Athens and Epidaurus Festival, 2012
From Mitropoulos and Callas to Rostropovich, Pavarotti, Leonidas Kavakos and Dimitris Sgouros. From Rondiris and Koun to Streller, Peter Hall, Noh theatre, Bunraku puppet theatre, and the Peking Opera. From Balanchine to Pina Bausch, and from Nureyev and Fonteyn to Martha Graham and Alicia Alonso.
Above all, however, it is a venture with an eventful past often clouded by events in Greece’s recent history. A venture that, over the last six years, has taken on a youthful vitality, and openness. A reversal of this state of affairs was clearly necessary – to pursue modernism once more, to systematically open up the Festival to cutting-edge international productions, and to promote young Greek artists who have something to say to contemporary audiences. To spread the events of this arts festival across the entire city, to seek out new and different audiences, and to cater for ever more arts lovers through the select events of a contemporary festival. A new identity – a festival that is inclusive, that reflects its host city, and that brings the livelier aspects of society back into play. This is the challenge to be met; work to this end began in earnest in 2006, and the wager has yet to be won.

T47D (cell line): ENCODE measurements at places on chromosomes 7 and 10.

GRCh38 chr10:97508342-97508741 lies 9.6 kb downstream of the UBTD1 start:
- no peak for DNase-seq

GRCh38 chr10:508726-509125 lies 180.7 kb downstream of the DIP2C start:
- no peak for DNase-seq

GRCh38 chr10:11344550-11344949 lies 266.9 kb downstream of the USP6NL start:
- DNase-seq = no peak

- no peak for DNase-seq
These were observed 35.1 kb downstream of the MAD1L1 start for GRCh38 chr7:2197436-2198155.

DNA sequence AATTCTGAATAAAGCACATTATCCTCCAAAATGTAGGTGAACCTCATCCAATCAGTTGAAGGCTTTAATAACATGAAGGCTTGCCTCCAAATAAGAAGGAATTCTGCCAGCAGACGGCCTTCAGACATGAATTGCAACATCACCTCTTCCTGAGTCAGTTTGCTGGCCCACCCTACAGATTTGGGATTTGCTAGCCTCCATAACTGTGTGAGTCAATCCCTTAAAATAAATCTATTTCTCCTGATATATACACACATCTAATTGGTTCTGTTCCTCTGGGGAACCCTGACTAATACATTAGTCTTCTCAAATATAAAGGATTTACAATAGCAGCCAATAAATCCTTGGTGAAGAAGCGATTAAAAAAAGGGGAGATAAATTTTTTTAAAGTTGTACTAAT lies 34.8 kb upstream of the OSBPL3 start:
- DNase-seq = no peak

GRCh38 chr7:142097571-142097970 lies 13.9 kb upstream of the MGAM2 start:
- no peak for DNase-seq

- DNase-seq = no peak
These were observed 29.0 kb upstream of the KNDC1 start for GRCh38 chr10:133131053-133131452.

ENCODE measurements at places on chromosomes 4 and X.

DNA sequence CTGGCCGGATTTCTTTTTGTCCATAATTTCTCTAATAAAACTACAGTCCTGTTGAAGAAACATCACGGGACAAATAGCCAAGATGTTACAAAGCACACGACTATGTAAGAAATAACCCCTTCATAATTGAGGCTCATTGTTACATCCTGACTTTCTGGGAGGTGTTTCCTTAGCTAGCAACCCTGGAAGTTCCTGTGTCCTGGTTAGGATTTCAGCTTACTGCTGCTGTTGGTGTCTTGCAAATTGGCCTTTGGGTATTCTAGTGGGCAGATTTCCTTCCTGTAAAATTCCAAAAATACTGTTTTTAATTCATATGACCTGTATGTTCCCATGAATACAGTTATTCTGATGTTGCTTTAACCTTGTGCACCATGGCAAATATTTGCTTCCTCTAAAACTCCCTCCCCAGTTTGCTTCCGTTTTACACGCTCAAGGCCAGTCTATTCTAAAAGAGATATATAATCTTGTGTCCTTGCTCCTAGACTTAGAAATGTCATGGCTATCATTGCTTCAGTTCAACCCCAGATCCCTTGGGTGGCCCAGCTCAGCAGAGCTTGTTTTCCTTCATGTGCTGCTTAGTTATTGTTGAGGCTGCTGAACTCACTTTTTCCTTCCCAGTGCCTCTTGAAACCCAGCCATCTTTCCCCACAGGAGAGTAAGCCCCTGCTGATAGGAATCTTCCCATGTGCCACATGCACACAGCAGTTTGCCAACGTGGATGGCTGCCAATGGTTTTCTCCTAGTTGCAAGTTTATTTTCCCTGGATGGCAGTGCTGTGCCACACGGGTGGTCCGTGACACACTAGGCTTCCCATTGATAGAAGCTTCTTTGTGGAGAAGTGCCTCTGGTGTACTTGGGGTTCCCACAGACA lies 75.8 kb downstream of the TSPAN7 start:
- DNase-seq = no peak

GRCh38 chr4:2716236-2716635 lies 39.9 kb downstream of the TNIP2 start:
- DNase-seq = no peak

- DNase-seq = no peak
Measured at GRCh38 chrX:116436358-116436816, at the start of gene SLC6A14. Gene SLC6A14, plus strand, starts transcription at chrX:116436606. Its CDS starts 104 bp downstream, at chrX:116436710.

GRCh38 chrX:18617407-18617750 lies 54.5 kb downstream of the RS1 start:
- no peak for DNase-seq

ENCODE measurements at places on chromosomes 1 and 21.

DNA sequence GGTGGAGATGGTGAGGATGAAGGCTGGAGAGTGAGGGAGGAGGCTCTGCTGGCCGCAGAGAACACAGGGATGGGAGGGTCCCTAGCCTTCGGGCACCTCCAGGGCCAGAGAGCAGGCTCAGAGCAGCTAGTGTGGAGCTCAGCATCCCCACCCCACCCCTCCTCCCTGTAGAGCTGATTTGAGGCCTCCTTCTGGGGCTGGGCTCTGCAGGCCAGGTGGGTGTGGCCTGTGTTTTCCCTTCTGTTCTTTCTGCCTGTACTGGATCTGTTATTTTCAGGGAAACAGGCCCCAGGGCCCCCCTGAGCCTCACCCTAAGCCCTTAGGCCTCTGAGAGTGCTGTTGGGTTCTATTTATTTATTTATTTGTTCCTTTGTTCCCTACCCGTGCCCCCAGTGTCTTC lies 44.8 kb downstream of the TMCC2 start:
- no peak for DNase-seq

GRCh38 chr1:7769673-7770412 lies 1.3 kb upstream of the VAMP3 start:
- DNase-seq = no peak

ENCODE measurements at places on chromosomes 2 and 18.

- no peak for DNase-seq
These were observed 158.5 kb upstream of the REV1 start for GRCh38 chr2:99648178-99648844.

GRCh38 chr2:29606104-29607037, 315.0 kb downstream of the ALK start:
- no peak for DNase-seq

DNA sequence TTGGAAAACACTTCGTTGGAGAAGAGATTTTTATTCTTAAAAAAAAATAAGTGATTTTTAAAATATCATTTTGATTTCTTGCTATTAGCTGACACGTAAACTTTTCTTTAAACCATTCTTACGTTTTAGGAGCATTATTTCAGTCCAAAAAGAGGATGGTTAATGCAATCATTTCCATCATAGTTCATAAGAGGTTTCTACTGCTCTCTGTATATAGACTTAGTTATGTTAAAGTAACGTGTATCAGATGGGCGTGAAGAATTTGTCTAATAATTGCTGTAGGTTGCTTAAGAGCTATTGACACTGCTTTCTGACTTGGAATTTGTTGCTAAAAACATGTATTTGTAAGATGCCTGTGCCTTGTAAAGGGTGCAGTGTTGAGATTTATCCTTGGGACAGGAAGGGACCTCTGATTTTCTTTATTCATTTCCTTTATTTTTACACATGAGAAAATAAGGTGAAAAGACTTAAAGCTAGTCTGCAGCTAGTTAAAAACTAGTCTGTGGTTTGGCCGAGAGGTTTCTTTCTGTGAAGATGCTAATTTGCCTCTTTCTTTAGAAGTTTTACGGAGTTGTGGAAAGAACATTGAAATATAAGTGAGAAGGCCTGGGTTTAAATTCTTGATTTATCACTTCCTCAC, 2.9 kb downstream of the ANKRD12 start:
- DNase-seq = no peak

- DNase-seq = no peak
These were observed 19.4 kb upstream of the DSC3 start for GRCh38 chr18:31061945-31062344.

The first production to take place in the orchestra of the Epidaurus Ancient Theatre was in 1938: a Sophoclean tragedy Electra, was revived before a large audience at the “most beautiful theatre in the world” since ancient times. Sophocles’ tragedy was performed without sets or lighting in the late afternoon sunshine.
In 1957, the theatre designed by Polykleitos the Younger welcomed the work of Aristophanes into its fold. Maria Callas, also appeared at this theatre in the Argolid, performing in productions of Bellini’s Norma (1960) and Cherubini’s Medea (1961).
Foreign theatre companies have also been called upon to appear, as have young artists. Academic performances of the material were gradually interspersed with more experimental productions. Until recently, the Festival was criticised for the dull nature of its theatre company selection criteria, and accused of stagnation and monotony.
Source: Travelling News